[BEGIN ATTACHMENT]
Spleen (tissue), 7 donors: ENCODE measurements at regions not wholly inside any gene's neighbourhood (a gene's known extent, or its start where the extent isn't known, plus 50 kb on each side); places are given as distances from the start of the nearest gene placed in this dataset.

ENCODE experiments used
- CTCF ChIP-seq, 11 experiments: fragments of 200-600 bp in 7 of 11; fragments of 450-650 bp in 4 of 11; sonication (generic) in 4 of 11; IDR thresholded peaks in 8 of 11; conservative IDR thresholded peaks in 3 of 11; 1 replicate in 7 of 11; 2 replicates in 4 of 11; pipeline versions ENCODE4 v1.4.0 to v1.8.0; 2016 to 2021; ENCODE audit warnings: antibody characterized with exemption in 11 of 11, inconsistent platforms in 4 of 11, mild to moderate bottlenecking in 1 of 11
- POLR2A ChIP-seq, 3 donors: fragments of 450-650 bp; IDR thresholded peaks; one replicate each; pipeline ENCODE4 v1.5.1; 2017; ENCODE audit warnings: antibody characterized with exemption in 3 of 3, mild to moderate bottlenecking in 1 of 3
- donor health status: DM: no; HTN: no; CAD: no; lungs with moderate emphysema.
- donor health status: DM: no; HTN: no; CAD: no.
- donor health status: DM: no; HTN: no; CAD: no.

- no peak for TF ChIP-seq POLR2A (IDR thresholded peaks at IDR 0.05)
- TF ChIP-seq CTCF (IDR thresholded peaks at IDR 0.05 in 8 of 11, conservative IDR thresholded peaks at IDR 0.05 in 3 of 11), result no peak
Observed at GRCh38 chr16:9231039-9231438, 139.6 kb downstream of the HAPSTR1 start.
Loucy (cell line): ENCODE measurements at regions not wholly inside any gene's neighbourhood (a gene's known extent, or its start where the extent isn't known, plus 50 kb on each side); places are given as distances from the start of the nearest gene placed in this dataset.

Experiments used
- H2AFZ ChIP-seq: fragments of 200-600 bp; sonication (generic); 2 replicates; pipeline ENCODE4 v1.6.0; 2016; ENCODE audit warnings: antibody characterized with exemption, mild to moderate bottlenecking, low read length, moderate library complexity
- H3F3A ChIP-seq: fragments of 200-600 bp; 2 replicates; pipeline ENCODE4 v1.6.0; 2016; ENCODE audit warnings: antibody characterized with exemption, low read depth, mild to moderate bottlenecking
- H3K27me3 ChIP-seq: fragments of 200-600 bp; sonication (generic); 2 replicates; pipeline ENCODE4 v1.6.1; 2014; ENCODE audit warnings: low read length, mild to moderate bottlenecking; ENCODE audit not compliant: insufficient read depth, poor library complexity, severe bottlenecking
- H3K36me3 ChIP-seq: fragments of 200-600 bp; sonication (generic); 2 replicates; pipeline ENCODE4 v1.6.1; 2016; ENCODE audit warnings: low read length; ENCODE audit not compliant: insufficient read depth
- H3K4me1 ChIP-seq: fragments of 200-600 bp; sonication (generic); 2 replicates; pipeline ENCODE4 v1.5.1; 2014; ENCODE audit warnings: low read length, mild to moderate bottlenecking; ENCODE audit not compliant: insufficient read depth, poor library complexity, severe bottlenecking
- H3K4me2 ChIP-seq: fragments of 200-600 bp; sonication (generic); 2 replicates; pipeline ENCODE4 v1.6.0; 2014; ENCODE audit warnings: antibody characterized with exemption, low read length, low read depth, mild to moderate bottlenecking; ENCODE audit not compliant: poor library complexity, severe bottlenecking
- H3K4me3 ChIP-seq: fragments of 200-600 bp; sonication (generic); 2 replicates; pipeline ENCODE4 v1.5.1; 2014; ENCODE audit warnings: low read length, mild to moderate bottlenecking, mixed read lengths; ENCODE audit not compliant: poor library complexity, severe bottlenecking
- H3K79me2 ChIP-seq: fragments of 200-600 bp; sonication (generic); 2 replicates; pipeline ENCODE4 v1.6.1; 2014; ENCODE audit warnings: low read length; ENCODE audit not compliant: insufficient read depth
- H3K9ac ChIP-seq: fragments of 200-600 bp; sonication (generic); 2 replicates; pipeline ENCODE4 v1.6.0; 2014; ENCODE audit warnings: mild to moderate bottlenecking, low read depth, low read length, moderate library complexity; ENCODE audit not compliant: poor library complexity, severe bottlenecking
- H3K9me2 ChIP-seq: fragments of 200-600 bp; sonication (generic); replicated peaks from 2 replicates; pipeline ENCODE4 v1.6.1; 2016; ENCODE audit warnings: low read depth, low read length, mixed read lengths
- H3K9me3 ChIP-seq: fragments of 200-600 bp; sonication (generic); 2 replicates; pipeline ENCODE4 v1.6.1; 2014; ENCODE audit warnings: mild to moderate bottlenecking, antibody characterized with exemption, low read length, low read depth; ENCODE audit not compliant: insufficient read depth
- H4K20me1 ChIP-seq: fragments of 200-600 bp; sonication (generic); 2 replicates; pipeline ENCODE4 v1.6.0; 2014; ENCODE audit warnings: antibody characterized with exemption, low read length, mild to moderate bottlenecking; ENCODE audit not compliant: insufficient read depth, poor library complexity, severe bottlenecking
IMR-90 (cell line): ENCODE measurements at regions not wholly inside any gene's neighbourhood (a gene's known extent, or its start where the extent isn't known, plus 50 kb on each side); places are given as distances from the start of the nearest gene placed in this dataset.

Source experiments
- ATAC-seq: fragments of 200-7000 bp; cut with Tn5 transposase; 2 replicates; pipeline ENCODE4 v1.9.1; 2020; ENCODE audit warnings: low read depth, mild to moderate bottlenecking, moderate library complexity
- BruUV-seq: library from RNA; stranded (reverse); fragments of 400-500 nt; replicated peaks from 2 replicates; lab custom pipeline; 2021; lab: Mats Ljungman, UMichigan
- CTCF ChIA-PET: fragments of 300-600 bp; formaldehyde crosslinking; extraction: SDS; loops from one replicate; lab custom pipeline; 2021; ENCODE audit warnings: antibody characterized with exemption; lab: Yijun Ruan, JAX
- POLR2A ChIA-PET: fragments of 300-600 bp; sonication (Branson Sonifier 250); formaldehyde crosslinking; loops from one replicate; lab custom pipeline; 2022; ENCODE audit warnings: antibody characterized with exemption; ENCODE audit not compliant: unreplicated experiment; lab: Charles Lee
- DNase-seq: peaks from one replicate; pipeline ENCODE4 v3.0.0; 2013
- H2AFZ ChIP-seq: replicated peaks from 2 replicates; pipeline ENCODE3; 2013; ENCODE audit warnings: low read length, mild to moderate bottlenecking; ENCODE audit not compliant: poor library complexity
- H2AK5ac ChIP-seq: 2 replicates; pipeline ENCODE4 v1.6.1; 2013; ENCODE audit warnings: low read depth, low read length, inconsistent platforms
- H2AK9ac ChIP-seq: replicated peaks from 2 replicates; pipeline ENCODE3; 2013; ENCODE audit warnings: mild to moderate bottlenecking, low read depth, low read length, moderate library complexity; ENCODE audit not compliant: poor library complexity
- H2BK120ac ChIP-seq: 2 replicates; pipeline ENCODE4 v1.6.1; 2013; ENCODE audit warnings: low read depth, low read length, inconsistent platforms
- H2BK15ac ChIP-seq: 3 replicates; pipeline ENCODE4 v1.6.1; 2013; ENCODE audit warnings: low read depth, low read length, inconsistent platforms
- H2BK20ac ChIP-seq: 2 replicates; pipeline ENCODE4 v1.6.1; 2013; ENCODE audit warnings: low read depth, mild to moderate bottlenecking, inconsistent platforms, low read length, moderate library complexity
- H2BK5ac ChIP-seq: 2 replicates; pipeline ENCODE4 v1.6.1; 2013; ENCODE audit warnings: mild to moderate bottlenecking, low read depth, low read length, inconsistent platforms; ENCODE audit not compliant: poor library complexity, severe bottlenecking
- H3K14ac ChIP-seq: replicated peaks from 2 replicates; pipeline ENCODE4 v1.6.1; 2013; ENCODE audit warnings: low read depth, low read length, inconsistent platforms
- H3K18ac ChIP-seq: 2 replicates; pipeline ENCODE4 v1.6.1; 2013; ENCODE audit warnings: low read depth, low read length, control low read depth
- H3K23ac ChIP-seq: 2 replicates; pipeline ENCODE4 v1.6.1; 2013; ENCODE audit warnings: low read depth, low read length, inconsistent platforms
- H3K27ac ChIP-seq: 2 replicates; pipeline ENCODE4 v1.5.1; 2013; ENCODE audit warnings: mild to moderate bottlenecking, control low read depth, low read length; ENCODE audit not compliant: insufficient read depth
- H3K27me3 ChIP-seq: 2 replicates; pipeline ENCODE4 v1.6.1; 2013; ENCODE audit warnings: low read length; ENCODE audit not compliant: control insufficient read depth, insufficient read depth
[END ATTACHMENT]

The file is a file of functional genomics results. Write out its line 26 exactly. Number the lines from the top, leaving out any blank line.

Source experiments